- A cost *allocation method used to record the reduction in value of an asset over time. The classic case of amortization is the matching of the cost of an item of *property, plant, and equipment to its *useful life. Assets generally lose value as a result of *wear and tear, damage, and *obsolescence, and *amortization methodology is based on the matching of an asset’s cost to the periods of time in which the asset generates economic benefits. The term *depreciation is often used when referring to *tangible assets, and the term amortization when referring to *intangible assets, but in practice the terms are often used synonymously. Amortization accounting can be on a *straight-line basis, with regular fixed expenses, or on a reducing balance or *accelerated method in which larger amortization charges occur in earlier time periods. Accelerated amortization is often justified on the grounds of an asset’s intensive use in the early years of its life - a *sum of the digits methodology is sometimes used for this purpose. There are also other, sophisticated amortization accounting methods that attempt to closely match an asset’s costs to fluctuations in economic value over its life. These include devaluations of an asset’s *historic cost. Amortization can be calculated on the full cost of an asset, but the costs of many assets are adjusted to reflect any resale or *residual value. To take a simple example, an asset that costs $100,000 with a useful life of 10 years, and no residual value, would be amortized at a rate of $10,000 a year on a straight-line basis. In many countries, amortization rates are fixed by legislation, but * Generally Accepted Accounting Principles in most English-speaking countries allow a corporation’s management to base amortization rates on reasonable estimates of assets’ useful lives.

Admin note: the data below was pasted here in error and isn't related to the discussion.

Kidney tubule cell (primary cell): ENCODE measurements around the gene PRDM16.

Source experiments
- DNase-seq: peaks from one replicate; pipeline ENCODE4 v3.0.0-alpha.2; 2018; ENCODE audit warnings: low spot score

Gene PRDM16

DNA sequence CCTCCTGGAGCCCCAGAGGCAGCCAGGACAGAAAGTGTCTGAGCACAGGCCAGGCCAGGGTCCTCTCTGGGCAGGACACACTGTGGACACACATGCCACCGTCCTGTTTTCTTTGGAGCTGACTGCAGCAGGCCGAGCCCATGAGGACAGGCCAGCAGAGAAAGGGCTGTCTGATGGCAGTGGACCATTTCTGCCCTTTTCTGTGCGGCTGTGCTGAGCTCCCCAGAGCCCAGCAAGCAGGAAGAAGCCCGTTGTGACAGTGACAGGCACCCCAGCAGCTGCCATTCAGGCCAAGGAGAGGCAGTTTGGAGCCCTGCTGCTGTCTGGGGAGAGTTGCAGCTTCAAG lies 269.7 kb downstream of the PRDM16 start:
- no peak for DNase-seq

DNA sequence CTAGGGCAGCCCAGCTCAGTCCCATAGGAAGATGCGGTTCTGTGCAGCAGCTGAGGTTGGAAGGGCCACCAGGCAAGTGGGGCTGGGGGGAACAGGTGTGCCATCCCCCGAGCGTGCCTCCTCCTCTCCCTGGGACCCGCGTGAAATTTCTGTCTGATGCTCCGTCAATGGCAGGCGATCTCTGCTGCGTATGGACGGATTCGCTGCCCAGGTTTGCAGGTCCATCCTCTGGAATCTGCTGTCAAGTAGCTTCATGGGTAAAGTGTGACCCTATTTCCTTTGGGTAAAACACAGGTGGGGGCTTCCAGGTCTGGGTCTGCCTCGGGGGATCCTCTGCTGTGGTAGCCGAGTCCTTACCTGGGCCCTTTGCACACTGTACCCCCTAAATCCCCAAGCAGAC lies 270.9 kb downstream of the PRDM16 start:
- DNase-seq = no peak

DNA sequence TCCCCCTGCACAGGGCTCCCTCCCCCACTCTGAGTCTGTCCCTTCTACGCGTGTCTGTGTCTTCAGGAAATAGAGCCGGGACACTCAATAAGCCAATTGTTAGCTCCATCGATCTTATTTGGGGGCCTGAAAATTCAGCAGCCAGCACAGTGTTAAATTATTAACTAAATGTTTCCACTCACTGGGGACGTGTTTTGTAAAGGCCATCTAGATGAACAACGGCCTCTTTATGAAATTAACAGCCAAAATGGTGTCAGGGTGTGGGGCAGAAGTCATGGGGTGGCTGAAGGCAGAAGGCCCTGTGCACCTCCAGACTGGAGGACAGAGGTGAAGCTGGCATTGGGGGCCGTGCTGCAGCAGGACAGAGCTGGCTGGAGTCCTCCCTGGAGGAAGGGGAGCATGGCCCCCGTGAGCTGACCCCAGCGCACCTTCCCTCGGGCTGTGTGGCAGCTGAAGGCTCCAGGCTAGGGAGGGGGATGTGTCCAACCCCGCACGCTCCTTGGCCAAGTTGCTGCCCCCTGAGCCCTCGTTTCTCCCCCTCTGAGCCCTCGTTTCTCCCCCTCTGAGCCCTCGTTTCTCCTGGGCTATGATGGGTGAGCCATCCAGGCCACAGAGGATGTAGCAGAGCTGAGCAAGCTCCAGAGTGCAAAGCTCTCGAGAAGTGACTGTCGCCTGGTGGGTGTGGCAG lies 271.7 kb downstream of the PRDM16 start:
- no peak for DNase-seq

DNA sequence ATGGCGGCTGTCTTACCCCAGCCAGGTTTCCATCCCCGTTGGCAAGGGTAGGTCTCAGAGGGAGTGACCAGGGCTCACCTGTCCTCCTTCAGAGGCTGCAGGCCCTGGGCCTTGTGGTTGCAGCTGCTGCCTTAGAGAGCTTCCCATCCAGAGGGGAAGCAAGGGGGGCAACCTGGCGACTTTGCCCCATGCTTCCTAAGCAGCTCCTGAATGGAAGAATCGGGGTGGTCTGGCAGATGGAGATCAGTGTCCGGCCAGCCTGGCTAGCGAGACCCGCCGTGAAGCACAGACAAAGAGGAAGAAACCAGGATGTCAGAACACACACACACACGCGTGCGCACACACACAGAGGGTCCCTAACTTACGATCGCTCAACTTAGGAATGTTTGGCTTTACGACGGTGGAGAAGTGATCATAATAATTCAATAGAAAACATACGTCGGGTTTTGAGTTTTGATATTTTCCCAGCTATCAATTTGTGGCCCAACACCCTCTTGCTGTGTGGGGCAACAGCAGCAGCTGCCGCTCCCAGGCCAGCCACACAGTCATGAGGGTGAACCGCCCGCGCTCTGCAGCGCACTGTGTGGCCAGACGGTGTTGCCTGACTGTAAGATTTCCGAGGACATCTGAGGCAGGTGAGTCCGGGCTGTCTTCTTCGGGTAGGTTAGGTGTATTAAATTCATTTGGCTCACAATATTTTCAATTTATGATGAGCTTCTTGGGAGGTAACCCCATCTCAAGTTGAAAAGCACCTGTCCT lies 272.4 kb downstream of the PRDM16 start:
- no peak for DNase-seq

Auditor's dictionary. 2014.